Language outcomes at 36 months in prematurely born children is associated with the quality of developmental care in NICUs

R. Montirosso, L. Giusti, A. Del Prete, R. Zanini, R. Bellù, R. Borgatti, Fabio Mosca, Odoardo Picciolini

Research output: Contribution to journalArticlepeer-review

Abstract

Objective:The aim of this study was to examine the relationship between the quality levels of NICU developmental care (DC) and language skills at 36 months in very preterm (VPT) children.Study Design:Language skills of 78 VPT children from 19 NICUs and 90 full-term controls was assessed using a standardized language test. We compared children' language task performance by splitting NICUs into units with high-and low-quality of DC according to two main factors: (1) infant centered care (ICC), and (2) infant pain management (IPM).Results:VPT children from low-care units with respect to ICC obtained lower scores in sentence comprehension, compared to children from high-care units. No differences were found between preterm children from high-quality ICC NICUs and full-term children.Conclusions:Findings suggest that higher quality of DC related to infant centered care can mitigate delays in language skills at 36 months in children born VPT. © 2016 Nature America, Inc., part of Springer Nature.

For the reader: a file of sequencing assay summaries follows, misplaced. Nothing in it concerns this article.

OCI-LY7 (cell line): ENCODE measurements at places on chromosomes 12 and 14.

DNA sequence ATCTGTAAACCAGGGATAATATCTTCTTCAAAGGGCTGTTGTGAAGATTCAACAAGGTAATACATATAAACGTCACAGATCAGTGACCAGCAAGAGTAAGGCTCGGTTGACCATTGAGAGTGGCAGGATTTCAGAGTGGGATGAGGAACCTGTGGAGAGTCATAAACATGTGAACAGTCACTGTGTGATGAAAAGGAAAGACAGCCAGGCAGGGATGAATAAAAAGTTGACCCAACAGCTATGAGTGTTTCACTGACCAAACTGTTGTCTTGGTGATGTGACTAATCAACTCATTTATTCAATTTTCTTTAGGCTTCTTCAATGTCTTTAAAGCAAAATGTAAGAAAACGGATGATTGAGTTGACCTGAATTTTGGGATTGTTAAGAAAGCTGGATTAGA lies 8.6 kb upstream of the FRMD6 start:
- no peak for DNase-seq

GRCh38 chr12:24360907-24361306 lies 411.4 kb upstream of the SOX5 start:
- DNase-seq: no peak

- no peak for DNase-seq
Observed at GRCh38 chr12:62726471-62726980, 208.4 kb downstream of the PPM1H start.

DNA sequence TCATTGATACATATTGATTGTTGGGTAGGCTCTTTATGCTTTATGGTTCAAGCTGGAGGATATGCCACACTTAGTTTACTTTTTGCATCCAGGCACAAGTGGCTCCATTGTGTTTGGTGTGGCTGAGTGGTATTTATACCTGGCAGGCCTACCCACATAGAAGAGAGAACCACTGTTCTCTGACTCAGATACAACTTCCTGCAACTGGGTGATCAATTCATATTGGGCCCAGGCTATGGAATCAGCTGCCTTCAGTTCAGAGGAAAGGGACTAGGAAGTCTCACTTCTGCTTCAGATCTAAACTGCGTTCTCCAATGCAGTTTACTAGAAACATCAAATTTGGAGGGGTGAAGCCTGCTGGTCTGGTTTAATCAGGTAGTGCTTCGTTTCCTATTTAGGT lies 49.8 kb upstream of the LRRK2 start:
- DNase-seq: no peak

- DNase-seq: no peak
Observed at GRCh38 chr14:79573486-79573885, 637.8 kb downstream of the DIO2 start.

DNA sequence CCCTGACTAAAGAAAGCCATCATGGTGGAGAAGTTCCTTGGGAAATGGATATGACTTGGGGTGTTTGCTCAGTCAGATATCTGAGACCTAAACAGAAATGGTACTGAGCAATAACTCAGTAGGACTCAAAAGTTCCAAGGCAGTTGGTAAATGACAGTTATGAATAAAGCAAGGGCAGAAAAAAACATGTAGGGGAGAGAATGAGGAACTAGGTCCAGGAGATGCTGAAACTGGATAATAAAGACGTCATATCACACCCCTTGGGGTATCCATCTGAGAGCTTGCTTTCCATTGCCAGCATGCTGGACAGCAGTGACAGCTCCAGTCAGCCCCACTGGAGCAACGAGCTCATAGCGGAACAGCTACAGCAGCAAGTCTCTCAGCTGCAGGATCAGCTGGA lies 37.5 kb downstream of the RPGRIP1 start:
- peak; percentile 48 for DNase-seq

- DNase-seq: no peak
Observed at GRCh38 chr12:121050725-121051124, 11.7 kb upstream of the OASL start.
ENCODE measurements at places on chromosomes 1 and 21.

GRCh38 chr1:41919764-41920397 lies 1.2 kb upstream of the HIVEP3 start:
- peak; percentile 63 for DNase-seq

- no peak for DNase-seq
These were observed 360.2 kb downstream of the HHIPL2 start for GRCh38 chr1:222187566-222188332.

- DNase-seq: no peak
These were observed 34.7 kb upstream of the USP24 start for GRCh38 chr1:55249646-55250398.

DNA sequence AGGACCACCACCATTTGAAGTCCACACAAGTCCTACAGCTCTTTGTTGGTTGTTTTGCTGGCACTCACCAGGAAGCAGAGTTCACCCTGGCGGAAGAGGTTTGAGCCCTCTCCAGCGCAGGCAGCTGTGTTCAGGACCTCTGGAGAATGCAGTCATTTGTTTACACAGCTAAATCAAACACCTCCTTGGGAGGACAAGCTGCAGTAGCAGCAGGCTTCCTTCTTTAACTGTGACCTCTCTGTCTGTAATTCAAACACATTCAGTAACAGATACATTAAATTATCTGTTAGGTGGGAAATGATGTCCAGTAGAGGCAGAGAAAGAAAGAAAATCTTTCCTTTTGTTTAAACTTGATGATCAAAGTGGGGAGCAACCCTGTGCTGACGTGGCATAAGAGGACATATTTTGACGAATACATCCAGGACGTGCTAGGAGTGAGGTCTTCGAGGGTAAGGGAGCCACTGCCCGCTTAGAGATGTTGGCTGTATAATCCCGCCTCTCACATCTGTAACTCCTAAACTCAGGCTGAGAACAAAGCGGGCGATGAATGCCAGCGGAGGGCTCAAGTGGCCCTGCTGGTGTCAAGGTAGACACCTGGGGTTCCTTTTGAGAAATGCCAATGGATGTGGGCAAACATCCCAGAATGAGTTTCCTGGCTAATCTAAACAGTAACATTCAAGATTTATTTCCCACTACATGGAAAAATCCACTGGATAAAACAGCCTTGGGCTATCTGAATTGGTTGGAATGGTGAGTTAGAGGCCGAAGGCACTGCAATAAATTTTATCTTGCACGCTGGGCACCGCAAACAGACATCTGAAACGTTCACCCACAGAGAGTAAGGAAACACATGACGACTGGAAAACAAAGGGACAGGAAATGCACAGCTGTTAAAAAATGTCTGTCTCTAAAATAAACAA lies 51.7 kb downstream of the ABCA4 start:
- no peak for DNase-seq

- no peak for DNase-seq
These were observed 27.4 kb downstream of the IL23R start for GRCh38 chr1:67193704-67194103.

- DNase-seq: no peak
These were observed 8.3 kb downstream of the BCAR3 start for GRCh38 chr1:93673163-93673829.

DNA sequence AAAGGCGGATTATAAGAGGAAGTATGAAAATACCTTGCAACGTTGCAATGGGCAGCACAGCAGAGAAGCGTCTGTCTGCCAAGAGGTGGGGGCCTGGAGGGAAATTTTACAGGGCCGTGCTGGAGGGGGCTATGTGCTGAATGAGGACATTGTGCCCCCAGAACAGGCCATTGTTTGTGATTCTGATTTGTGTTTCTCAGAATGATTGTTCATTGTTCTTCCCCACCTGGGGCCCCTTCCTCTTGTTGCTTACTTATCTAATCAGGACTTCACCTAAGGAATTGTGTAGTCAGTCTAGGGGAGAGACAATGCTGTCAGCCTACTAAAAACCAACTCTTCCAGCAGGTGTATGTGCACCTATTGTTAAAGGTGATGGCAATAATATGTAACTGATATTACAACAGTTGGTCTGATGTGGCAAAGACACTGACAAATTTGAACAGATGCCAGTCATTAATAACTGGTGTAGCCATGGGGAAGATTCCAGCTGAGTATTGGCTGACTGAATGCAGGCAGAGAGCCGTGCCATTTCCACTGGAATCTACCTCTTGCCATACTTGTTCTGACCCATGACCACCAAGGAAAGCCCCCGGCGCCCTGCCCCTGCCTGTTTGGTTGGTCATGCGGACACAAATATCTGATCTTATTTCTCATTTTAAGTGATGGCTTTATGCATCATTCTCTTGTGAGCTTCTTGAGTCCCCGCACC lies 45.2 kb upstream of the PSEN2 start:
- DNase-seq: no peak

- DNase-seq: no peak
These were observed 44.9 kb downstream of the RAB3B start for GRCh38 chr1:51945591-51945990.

Original languageEnglish
Pages (from-to)768-774
Number of pages7
JournalJournal of Perinatology
Volume36
Issue number9
DOIs
Publication statusPublished - 2016

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